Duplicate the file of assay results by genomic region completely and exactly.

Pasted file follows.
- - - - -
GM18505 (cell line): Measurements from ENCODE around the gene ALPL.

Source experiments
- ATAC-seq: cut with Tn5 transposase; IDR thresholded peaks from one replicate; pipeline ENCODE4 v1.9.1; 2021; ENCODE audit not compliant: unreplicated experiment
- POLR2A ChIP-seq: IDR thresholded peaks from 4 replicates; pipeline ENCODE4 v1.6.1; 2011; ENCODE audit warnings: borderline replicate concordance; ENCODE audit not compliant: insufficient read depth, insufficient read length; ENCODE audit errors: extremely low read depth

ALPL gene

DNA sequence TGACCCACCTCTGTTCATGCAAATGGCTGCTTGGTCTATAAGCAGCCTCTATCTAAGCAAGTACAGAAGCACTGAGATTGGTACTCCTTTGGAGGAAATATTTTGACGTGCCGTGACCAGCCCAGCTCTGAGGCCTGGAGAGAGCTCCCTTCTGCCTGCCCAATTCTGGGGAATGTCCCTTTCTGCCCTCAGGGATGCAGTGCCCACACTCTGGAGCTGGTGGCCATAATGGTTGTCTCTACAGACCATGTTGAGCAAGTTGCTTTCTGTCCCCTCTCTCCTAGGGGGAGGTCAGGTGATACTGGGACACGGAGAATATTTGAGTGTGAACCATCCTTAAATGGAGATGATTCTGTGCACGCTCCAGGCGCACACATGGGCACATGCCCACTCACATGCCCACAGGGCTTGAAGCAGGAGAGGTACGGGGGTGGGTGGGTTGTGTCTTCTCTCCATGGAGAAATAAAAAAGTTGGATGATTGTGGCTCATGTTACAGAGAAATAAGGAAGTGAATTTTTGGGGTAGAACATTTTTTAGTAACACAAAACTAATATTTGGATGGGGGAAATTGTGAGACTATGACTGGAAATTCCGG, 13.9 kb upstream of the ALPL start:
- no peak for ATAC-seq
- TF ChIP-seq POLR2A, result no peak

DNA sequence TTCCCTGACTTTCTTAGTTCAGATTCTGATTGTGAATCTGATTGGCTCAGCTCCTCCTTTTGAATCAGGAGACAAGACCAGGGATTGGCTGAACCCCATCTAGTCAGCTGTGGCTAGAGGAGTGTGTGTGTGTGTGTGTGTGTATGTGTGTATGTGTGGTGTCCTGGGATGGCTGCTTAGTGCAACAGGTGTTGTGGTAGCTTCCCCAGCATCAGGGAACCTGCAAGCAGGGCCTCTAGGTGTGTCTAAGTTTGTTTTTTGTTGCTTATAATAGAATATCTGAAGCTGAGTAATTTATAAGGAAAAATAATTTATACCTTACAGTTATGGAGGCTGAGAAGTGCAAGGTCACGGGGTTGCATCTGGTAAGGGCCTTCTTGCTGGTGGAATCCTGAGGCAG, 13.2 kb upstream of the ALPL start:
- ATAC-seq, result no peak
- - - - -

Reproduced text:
GM18505 (cell line): Measurements from ENCODE around the gene ALPL.

Source experiments
- ATAC-seq: cut with Tn5 transposase; IDR thresholded peaks from one replicate; pipeline ENCODE4 v1.9.1; 2021; ENCODE audit not compliant: unreplicated experiment
- POLR2A ChIP-seq: IDR thresholded peaks from 4 replicates; pipeline ENCODE4 v1.6.1; 2011; ENCODE audit warnings: borderline replicate concordance; ENCODE audit not compliant: insufficient read depth, insufficient read length; ENCODE audit errors: extremely low read depth

ALPL gene

DNA sequence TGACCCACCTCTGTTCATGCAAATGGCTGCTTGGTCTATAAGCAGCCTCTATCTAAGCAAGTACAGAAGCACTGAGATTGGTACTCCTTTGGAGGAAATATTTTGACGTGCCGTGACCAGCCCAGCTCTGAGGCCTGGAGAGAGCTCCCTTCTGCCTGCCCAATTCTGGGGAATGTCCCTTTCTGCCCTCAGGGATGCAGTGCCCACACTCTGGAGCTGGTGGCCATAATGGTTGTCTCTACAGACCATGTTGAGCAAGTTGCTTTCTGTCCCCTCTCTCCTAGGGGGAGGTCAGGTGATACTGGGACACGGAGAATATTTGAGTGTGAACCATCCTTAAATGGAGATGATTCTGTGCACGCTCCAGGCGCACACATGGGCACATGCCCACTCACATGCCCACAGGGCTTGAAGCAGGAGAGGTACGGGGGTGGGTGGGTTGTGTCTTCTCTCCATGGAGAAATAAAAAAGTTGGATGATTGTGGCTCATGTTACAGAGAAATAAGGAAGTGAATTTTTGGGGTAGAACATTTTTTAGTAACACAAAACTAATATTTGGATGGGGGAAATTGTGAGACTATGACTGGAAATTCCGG, 13.9 kb upstream of the ALPL start:
- no peak for ATAC-seq
- TF ChIP-seq POLR2A, result no peak

DNA sequence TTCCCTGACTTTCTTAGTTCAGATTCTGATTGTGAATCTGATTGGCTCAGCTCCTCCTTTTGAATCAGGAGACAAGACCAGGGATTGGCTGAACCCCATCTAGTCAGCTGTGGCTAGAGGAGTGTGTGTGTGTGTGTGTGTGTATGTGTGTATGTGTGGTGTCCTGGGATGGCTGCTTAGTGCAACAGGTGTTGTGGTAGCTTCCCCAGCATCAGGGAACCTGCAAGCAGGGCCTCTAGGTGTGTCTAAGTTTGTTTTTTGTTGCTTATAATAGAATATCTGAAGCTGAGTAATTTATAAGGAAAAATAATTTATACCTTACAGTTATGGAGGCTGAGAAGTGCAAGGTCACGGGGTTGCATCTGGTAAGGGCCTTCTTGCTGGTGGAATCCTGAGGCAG, 13.2 kb upstream of the ALPL start:
- ATAC-seq, result no peak